The acetate of acetyl CoA undergoes a stepwise oxidation to carbon dioxide and water in a cyclic pathway, the citric acid cycle, shown in Figures 5.17 and 5.18. This pathway is sometimes known as the Krebs cycle, after its discoverer, Sir Hans Krebs. For each mole of acetyl CoA oxidized in this pathway, there is a yield of:
This is a total of ~12 X ATP for each mole of acetyl CoA oxidized; as 2 mol of acetyl CoA are formed from each mol of glucose, this cycle yields ~24 X ATP for each mol of glucose oxidized.
Although it appears complex at first sight, the citric acid cycle is a simple pathway. A four-carbon compound, oxaloacetate, reacts with acetyl CoA to form a six-carbon compound, citric acid. The cycle is then a series of steps in which two carbon atoms are lost as carbon dioxide, followed by a series of oxidation and other reactions,
eventually reforming oxaloacetate. The CoA of acetyl CoA is released and is available for further formation of acetyl CoA from pyruvate.
Although, as discussed below (section 5.7), oxaloacetate is the precursor for gluconeogenesis, fatty acids and other compounds that give rise to acetyl CoA or acetoacetate cannot be used for net synthesis of glucose. As can be seen from Figure 5.18, although two carbons are added to the cycle by acetyl CoA, two carbons are lost as carbon dioxide in each turn of the cycle. Therefore, when acetyl CoA is the substrate, there is no increase in the pool of citric acid cycle intermediates, and therefore oxaloacetate cannot be withdrawn for gluconeogenesis.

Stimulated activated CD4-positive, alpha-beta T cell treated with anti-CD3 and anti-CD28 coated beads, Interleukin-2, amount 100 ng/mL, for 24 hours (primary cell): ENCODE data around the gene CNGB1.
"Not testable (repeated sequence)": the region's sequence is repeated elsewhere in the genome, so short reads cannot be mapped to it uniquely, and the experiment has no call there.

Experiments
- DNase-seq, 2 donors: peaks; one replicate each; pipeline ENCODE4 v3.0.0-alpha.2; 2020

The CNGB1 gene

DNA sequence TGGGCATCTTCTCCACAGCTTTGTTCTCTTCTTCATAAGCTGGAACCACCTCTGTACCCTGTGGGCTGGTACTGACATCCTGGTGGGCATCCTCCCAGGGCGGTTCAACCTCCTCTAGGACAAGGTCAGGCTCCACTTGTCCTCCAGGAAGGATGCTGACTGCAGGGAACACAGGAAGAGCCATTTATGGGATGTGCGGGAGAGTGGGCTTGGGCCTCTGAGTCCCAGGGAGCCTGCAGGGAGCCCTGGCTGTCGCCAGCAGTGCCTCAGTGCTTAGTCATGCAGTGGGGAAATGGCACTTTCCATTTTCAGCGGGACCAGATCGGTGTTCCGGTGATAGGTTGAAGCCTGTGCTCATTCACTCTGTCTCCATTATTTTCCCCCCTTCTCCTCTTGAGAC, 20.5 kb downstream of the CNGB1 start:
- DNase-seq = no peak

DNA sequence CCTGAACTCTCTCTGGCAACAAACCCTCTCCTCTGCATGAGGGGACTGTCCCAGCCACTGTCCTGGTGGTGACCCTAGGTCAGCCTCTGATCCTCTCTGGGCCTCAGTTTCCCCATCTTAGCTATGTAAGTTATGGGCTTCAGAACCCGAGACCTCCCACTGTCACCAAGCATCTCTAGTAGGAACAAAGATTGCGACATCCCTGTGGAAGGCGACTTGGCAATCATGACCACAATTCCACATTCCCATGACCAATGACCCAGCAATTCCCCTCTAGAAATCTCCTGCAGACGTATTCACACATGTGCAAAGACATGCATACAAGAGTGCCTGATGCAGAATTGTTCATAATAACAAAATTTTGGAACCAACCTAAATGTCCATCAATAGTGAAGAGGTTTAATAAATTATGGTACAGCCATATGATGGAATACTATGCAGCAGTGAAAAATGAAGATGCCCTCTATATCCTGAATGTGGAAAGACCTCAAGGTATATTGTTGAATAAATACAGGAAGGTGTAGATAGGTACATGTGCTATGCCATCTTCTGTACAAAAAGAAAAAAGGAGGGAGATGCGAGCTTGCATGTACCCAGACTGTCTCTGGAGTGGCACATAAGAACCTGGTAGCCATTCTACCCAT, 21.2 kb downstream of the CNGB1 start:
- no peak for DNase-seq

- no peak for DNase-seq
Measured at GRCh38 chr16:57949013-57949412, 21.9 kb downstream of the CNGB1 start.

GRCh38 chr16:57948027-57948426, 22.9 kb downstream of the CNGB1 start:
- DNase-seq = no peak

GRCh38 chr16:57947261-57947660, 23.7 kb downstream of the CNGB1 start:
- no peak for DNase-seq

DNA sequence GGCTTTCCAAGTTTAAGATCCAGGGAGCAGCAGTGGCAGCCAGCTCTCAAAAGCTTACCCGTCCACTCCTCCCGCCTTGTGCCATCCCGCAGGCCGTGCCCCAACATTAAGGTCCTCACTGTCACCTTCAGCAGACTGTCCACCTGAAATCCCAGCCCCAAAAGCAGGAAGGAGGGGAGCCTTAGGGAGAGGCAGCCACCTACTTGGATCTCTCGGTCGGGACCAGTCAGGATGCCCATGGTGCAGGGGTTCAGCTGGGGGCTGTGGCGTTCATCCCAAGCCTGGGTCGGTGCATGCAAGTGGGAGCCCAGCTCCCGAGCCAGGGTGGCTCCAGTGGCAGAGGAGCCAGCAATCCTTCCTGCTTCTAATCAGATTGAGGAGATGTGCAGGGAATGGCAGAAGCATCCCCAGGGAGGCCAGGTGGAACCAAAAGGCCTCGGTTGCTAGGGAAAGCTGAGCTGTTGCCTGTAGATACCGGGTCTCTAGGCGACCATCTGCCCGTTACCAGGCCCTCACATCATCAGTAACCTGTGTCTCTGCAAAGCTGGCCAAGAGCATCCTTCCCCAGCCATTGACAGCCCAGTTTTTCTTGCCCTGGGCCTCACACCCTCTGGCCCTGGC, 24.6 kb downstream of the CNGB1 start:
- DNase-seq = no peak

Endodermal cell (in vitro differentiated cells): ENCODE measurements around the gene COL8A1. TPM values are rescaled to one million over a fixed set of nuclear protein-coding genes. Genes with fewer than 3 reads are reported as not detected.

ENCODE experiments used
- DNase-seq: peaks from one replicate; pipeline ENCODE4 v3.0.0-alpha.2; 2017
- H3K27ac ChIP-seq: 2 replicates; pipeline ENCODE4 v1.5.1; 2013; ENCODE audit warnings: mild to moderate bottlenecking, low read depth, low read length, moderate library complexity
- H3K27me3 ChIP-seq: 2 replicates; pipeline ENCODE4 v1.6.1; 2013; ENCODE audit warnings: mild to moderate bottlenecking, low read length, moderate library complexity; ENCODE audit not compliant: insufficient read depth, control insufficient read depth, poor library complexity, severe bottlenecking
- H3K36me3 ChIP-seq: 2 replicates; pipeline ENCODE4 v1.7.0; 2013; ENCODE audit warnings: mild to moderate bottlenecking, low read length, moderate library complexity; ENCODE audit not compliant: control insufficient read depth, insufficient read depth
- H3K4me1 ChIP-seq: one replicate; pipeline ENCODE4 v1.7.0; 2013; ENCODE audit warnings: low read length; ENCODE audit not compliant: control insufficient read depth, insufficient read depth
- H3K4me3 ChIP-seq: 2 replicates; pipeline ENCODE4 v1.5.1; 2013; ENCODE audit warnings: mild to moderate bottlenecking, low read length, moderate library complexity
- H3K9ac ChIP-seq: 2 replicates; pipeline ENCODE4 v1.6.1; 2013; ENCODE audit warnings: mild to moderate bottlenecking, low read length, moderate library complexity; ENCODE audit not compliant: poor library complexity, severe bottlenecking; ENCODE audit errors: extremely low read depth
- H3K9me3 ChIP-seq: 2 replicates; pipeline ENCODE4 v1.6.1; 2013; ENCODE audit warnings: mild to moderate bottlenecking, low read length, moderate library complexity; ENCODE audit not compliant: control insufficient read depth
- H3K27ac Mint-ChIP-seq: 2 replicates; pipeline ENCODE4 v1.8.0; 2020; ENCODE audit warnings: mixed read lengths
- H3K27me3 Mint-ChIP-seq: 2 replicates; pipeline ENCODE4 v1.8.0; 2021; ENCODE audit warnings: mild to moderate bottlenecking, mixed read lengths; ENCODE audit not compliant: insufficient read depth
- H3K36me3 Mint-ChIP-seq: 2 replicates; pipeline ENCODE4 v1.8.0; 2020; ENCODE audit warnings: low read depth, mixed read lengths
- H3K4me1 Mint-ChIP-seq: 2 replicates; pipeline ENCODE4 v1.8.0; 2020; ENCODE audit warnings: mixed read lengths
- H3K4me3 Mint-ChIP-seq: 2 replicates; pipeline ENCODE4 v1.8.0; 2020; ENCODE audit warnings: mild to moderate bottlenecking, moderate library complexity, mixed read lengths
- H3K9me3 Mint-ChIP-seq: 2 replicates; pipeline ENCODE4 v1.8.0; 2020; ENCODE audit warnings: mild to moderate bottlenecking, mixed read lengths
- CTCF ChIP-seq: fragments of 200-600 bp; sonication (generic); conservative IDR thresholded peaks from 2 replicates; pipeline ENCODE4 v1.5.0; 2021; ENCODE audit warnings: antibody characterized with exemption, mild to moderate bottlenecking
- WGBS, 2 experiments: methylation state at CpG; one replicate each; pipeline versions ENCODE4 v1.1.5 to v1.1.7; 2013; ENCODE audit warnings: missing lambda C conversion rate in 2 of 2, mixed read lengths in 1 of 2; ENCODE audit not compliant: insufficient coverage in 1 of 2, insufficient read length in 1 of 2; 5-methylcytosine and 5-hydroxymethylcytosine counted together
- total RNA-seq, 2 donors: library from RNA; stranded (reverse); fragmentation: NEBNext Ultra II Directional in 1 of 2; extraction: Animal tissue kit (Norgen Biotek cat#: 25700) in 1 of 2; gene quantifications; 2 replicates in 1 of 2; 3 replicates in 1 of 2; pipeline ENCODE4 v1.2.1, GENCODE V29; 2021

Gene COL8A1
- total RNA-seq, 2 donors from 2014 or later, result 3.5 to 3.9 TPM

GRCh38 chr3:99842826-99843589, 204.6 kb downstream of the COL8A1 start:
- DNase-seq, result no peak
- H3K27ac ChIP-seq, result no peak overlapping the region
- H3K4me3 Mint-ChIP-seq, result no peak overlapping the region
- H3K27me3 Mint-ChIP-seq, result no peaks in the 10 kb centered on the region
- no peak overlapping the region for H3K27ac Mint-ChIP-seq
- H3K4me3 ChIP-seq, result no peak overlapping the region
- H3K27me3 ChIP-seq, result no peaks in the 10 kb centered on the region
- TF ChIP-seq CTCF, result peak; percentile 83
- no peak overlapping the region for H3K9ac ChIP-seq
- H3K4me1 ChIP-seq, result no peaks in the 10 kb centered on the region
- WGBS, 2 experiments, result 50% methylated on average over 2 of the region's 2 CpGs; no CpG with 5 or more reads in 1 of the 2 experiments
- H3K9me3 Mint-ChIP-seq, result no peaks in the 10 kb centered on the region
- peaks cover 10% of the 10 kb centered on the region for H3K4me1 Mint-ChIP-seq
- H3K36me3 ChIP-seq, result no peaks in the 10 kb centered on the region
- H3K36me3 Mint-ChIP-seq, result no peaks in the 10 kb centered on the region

a-Ketoglutarate dehydrogenase catalyses a reaction similar to that of pyruvate dehydrogenase — oxidative decarboxylation and formation of an acyl CoA derivative. Like pyruvate dehydrogenase, it is a thiamin diphosphate-dependent enzyme, and the reaction sequence is the same as that shown in Figure 5.16. However, thiamin deficiency does not have a significant effect on the citric acid cycle, because, as shown in Figure 5.19, a-ketoglutarate can undergo transamination to yield glutamate, which is decarboxylated to y-aminobutyric acid (GABA). In turn, GABA can undergo further metabolism to yield succinate. This pathway (sometimes called the GABA shunt) thus provides an alternative to a-ketoglutarate dehydrogenase in thiamin deficiency, so that oxidation of acetyl CoA and formation of ATP can continue.
The sequence of reactions between succinate and oxaloacetate is chemically the same as that involved in the ^-oxidation of fatty acids (section 5.5.2):
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